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Some people still think of fertility as a "woman's problem," up to half of all cases of infertility involve problems with the male partner. Infertility in a man may be the sole reason that a couple can't conceive, or it may simply add to the difficulties caused by infertility in his partner.
So it's crucial that men get tested for fertility as well as women. It's also important that men do it early. Though some guys may want to put off being tested out of embarrassment, early testing can spare their partners a great deal of unnecessary discomfort and expense. It's also a good way to quickly narrow down potential problems.
Up to half of all cases of infertility involve the male partner. Tests to determine causes of male infertility include semen analysis that evaluates sperm count, the quality of sperm, and sperm movement. Other reasons for male infertility range from physical problems that prevent sperm being ejaculated normally in semen, sexually transmitted diseases or other infections, autoimmune problems, and the use of alcohol and drugs.
To diagnose the male infertility there are various tests:
- Semen Analysis
- Sperm Penetration Tests
- Antisperm Antibody Test
What a Semen Analysis Can Detect:
Azoospermia - No sperm are produced, or the sperms aren't appearing in the semen.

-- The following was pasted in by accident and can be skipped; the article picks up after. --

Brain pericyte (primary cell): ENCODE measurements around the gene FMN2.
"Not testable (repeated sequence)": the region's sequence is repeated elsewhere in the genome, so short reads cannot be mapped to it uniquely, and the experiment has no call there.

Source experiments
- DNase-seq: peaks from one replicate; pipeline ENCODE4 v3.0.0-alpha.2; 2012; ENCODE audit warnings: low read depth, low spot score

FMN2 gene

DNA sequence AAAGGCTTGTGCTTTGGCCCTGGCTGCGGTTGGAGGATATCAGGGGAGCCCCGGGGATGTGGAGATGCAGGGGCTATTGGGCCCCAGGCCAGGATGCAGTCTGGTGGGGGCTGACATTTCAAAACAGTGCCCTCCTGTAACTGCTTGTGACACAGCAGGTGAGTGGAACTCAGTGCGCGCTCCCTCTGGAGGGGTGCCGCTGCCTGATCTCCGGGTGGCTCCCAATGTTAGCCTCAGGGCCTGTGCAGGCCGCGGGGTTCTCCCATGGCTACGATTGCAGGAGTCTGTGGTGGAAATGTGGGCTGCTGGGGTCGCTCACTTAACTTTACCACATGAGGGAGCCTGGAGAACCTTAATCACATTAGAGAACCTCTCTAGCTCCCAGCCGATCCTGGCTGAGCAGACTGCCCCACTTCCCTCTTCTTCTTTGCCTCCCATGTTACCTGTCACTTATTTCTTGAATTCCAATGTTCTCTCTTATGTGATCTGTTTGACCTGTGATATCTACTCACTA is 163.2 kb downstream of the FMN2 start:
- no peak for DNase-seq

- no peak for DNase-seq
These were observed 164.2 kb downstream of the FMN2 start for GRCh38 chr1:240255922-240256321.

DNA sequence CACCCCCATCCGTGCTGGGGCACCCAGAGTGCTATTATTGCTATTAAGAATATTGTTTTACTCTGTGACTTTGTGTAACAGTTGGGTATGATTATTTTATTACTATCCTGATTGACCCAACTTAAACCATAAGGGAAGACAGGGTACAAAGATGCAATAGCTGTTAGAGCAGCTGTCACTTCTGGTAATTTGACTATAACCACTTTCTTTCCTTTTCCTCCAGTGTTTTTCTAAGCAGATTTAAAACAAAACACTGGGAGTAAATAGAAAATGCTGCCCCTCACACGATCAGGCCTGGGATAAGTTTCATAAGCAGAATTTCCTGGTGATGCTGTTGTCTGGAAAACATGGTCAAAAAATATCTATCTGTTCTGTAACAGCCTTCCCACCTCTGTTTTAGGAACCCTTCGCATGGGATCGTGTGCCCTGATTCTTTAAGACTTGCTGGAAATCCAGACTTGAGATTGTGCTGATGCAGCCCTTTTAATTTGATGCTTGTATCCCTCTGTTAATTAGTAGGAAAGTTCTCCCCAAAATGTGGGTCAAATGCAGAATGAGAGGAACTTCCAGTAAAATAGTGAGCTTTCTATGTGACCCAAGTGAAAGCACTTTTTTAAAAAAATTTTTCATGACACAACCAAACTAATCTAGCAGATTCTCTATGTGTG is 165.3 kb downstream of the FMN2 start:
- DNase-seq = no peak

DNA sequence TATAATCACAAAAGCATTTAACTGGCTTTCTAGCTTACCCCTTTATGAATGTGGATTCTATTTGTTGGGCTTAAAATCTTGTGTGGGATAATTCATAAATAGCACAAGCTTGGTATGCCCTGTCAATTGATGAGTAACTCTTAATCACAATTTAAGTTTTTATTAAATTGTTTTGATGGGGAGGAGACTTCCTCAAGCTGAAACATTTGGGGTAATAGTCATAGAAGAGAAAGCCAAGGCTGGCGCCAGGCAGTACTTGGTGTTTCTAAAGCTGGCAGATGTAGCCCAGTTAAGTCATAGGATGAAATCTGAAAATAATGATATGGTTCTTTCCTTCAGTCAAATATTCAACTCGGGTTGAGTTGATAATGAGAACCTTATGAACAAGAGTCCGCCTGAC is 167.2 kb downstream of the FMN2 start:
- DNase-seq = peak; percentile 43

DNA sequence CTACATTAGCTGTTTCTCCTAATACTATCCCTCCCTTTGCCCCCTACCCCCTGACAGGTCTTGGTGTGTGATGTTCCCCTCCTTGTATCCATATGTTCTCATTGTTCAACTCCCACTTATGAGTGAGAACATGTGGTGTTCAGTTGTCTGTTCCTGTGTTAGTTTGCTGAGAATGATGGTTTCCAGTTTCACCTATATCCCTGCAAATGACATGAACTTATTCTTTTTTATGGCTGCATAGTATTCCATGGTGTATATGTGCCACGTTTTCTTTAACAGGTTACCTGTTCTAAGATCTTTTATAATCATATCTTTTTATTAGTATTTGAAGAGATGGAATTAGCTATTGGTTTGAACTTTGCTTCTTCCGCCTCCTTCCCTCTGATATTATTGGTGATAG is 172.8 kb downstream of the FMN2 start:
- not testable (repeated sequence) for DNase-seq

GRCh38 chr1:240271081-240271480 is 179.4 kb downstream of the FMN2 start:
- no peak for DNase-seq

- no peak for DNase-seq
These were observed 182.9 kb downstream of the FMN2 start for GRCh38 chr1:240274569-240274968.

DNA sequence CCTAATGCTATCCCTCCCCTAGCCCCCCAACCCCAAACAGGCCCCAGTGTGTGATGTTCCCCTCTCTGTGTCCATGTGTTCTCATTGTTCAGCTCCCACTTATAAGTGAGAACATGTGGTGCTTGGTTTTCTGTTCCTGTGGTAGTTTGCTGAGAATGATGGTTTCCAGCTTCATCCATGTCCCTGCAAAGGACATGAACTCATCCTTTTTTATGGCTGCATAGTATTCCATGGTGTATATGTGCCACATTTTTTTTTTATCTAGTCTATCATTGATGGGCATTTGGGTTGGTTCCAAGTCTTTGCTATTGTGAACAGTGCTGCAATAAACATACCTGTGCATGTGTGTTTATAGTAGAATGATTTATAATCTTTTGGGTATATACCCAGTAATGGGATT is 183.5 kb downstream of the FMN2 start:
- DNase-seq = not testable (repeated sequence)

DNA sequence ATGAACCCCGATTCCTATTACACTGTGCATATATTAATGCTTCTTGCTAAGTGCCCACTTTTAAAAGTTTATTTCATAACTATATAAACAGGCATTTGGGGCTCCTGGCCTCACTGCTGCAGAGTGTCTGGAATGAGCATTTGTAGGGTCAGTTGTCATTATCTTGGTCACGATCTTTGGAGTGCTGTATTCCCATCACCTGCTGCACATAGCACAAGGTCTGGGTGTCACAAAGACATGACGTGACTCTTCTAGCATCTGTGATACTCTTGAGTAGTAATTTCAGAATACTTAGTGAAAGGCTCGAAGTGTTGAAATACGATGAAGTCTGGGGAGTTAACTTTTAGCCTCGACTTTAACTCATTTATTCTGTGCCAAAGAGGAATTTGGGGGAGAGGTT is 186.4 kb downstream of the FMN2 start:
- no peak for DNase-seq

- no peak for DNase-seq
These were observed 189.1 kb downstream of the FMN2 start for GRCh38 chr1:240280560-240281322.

Oligiospermia - Few sperms are produced.
Problems with sperm motility - If the sperms aren't moving normally, they are less likely to be capable of fertilizing an egg.
Problems with sperm morphology - Problems with the form and structure -- or morphology -- of the sperm may cause infertility.
Reasons for Male Infertility:
There are a wide number of reasons for male infertility. Some are caused by physical problems that prevent the sperm from being ejaculated normally in semen. Others affect the quality and production of the sperm itself.
Common causes of male infertility:
The “male factor” contributes to infertility around half the time, and about one third of the time, it's the main cause of infertility. Most often, the problem lies in the process of either making or moving the sperm.
Any of the following can cause a man to have a low sperm count or abnormal sperm:
- Varicocele - an abnormal collection of bulging veins above the testicle; they’re the most common cause of correctable male infertility, accounting for 38% of cases
- Infections in the testicle (orchitis), the prostate (prostatitis), or elsewhere in the body that causes a fever
- Chemotherapy treatment for cancer
- Medicines such as anabolic steroids or anti-seizure medicines
- Genetic abnormalities
- Hormone problems